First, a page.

• Investment strategy – you’re operating an SMSF to generate a return to help you fund a comfortable retirement. Because a SMSF affords you with the flexibility to determine your own investment preferences and control, the more investment resources you have available the more ability you may have to help generate a good investment rate of return.
  • Taxation – operating an SMSF can have some real tax advantages with a rate of tax of generally 15%. Maintaining a healthy balance allows you to take full advantage of these taxation benefits.
  • Structure – an SMSF can operate both pension and accumulation accounts within the fund which enables you to draw from the fund and contribute to it at the same time. Many other funds require these to be separate, so operating this with $200,000 helps to ensure the fund continues to provide adequate liquidity and returns.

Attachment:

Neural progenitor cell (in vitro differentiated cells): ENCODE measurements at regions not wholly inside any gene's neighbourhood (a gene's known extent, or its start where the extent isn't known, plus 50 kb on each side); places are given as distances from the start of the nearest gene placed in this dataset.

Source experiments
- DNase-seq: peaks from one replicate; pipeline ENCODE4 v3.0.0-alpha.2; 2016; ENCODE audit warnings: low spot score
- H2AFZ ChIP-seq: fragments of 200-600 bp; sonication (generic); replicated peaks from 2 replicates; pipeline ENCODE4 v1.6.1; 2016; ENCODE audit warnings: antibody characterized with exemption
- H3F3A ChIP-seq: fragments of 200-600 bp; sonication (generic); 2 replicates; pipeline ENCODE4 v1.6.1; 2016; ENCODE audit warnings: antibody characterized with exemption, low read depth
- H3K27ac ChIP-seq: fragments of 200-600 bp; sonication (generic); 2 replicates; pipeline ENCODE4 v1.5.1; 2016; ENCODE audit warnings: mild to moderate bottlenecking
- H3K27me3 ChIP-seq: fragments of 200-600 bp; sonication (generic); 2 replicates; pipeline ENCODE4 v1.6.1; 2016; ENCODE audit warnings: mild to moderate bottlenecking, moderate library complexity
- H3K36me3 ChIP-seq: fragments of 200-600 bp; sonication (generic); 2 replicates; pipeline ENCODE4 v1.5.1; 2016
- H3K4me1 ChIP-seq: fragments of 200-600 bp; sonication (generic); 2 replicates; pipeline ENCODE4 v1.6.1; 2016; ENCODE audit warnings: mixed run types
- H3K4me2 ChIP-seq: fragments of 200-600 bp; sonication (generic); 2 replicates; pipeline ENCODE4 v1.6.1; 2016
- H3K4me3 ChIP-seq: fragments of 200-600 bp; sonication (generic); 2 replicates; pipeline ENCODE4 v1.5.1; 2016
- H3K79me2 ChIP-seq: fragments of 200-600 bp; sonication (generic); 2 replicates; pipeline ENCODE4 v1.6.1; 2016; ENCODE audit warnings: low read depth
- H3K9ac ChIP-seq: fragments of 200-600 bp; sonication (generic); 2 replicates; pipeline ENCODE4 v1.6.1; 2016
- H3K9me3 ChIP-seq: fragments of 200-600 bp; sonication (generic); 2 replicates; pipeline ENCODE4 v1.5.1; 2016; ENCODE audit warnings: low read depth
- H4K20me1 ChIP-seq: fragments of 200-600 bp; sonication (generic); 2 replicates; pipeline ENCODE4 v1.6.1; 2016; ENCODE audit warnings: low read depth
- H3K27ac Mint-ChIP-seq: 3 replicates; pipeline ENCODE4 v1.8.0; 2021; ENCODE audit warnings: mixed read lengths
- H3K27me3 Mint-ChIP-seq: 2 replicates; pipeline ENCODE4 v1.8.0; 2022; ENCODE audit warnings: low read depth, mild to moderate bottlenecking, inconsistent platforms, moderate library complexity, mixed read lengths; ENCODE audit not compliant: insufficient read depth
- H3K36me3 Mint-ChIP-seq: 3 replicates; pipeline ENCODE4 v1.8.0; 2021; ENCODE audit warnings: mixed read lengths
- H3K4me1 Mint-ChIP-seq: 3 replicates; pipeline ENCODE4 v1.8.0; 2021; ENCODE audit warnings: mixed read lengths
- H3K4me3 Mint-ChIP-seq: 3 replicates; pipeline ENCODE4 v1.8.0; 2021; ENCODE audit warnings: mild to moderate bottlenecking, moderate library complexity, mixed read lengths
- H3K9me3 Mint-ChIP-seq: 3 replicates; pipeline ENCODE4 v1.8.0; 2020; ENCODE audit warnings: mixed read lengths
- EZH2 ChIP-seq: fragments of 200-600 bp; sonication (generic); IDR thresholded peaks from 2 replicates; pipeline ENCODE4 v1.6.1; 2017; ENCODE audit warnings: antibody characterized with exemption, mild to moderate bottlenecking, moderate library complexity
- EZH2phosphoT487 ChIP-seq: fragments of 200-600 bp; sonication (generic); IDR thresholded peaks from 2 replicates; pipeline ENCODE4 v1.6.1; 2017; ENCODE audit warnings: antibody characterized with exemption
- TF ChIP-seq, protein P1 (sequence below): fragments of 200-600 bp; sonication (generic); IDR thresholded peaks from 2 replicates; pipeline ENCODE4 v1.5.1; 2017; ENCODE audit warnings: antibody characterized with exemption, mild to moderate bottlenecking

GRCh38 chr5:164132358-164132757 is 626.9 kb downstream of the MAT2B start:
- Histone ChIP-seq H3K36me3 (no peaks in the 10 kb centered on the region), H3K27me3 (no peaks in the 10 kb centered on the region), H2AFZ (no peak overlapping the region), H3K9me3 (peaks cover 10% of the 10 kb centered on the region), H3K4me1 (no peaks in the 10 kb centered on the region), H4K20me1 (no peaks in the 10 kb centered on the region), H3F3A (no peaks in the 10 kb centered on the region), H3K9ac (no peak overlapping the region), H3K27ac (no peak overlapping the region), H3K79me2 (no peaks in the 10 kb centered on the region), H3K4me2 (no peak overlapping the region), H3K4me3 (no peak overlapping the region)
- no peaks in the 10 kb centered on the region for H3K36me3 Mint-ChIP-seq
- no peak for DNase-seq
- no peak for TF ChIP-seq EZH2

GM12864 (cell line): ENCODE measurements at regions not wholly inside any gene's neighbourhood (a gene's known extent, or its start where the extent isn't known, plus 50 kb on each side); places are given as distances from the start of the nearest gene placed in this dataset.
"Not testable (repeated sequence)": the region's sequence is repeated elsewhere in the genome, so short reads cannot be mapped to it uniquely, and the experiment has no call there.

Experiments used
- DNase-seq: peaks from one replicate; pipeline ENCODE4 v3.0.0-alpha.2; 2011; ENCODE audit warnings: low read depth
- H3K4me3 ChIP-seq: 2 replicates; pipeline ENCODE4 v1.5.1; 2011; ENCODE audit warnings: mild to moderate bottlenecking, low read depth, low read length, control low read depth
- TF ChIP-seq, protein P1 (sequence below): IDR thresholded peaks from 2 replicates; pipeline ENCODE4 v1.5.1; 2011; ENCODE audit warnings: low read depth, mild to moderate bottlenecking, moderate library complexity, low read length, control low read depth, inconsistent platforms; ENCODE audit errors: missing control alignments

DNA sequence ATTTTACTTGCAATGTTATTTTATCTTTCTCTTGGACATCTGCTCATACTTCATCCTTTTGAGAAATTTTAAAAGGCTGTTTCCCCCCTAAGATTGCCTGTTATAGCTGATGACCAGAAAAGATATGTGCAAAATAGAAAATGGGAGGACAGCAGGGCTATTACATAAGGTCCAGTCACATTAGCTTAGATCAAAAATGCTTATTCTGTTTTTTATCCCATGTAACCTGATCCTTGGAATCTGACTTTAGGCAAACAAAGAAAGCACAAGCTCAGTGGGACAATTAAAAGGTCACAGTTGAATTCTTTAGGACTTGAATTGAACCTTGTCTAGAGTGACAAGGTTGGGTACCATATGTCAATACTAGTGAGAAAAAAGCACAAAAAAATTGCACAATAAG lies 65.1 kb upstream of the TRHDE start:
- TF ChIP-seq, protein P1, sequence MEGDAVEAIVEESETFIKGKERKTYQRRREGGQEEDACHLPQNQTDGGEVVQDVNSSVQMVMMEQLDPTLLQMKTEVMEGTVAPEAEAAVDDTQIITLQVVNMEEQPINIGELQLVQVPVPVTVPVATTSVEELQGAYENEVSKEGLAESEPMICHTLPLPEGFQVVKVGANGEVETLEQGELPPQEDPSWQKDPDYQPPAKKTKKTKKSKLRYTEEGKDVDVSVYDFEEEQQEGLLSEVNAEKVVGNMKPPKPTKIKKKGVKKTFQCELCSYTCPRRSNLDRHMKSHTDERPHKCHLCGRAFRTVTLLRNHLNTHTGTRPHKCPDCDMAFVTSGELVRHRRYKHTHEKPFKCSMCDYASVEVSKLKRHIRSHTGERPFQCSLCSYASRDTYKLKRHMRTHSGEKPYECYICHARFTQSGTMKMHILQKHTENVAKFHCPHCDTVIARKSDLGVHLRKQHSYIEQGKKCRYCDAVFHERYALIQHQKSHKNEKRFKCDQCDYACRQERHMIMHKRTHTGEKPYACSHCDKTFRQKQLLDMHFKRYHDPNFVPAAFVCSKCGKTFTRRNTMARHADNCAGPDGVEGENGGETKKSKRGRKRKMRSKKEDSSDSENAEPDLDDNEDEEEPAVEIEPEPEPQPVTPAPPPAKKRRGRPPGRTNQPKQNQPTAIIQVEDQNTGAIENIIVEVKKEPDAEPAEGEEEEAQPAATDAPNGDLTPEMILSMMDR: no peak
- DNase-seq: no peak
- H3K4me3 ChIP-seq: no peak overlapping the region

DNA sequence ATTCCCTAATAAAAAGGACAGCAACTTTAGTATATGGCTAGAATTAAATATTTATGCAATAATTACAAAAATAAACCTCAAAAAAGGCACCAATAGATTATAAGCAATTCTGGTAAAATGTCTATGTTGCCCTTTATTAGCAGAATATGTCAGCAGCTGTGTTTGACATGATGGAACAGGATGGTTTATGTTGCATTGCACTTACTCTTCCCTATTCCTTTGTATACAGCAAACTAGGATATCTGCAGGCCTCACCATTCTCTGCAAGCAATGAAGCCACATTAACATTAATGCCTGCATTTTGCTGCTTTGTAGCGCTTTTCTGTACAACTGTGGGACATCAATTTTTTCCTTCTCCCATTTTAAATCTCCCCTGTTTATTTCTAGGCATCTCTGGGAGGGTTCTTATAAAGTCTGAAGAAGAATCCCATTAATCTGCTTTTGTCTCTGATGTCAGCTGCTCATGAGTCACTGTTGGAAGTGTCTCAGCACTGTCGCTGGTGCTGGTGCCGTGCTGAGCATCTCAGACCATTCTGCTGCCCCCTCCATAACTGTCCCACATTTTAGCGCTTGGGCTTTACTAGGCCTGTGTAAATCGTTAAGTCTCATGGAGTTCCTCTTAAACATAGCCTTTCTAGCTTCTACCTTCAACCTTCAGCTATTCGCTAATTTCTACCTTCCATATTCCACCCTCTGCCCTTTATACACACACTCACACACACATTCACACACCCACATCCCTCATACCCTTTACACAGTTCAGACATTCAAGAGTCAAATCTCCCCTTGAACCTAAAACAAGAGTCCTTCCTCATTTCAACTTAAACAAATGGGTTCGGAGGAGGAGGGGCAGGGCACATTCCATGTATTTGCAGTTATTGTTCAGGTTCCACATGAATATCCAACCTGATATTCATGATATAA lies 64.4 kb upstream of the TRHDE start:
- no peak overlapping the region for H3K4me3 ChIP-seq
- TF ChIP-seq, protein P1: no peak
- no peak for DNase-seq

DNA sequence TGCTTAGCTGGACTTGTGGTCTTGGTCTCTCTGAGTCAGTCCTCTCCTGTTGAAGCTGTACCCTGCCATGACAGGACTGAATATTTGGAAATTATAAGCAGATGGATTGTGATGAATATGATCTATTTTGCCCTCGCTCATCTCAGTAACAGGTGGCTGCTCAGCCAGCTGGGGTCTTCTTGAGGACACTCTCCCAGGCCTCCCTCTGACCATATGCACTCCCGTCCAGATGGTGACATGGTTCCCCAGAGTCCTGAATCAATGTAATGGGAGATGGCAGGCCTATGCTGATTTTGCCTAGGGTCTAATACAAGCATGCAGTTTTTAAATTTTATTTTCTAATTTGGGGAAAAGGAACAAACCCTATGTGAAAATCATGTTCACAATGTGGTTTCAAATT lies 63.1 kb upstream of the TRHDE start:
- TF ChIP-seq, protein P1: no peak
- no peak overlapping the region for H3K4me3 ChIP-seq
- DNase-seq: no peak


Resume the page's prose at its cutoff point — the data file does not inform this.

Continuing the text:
• The power of 4 – an SMSF has a compelling advantage with the ability to have up to four members in one SMSF. This can have additional benefits – including lowering overall operational costs by spreading these across all the members of the fund. Combining $50,000 per fund member to start an SMSF is an increasingly popular choice and one that can enable all members of the fund to benefit from a greater overall investment pool.
  • Time – maintaining an SMSF will take more time than a regular fund – this goes hand-in-hand with the additional levels of control and investment flexibility. However, developing this strategy can take more time and you may need to seek advice on the right investment structure. Having a good superannuation balance enables you to leverage investments and seek additional education about an investment where you may require it.